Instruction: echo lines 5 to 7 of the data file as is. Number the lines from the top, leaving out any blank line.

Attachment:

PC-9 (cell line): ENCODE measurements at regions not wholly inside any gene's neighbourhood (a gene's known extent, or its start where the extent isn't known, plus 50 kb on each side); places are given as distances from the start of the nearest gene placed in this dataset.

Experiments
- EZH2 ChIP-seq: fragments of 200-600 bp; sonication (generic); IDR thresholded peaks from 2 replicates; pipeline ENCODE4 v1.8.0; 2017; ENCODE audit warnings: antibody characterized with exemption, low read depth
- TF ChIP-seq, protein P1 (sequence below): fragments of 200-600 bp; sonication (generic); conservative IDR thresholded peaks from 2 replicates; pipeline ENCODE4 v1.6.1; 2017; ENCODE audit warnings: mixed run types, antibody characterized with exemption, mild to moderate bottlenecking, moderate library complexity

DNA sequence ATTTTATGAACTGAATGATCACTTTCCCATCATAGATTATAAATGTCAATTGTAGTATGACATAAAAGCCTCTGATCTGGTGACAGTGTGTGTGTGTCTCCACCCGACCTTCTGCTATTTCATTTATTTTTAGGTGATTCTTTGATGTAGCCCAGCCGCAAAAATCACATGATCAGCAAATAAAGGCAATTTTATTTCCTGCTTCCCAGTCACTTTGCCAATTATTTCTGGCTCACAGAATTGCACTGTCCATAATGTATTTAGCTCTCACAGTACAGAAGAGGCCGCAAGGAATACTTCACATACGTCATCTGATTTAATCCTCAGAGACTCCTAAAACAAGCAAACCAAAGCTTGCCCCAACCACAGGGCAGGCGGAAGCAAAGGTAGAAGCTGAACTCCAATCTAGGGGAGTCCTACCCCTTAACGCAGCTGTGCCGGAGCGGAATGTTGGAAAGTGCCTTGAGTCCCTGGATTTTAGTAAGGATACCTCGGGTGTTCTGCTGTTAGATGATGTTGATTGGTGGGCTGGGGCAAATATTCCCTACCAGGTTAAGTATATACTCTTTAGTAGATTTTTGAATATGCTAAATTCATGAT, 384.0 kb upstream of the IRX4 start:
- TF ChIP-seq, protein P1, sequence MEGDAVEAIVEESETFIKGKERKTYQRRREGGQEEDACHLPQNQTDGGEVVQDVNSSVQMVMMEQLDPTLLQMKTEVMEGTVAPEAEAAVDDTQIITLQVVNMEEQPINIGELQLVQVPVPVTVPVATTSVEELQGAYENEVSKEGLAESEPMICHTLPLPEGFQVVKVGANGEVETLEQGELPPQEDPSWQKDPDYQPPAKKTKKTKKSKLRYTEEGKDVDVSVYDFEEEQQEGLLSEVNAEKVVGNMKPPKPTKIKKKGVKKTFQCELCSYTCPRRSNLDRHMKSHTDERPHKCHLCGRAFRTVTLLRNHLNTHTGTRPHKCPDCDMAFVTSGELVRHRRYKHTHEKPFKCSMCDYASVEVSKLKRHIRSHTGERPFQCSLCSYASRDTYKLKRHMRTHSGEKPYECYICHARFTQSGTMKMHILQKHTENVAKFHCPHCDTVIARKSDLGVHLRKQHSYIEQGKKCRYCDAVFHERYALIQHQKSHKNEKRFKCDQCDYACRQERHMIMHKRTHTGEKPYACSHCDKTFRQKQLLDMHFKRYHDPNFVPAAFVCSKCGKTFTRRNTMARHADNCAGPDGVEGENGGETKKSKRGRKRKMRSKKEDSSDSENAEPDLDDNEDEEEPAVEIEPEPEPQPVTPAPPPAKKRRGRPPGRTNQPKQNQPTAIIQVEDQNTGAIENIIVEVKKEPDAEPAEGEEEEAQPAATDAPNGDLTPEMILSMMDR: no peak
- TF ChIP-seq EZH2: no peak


DNA sequence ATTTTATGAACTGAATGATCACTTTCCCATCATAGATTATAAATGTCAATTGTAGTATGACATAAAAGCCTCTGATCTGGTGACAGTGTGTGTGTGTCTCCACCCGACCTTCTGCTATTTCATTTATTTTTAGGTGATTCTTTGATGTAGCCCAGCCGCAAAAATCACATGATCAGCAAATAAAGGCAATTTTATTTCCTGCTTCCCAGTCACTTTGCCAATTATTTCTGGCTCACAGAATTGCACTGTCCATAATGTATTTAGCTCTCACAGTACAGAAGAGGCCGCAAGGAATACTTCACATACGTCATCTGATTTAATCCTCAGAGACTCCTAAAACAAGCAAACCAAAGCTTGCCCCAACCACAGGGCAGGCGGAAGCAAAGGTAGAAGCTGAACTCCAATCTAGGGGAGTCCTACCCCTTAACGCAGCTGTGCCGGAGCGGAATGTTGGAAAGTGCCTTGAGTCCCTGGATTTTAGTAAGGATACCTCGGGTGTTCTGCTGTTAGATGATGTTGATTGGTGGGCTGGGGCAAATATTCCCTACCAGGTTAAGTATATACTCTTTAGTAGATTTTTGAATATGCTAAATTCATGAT, 384.0 kb upstream of the IRX4 start:
- TF ChIP-seq, protein P1, sequence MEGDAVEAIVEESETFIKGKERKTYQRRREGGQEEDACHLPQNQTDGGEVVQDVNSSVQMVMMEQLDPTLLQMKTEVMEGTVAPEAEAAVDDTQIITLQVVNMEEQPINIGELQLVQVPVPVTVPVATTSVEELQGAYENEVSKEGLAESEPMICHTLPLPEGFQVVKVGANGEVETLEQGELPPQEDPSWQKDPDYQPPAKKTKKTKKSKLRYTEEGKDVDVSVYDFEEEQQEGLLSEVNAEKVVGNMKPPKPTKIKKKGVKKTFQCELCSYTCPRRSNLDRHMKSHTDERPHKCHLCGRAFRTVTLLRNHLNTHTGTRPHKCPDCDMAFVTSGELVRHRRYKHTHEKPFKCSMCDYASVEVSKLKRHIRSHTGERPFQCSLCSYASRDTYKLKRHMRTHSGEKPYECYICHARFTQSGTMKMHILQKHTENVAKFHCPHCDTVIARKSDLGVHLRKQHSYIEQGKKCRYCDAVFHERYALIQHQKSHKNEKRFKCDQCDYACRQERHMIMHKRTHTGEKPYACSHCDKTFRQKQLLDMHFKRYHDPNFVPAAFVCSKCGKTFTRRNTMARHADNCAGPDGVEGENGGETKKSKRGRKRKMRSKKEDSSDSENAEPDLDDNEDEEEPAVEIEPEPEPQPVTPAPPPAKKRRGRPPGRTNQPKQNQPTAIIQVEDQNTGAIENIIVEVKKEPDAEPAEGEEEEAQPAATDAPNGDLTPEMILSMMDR: no peak
- TF ChIP-seq EZH2: no peak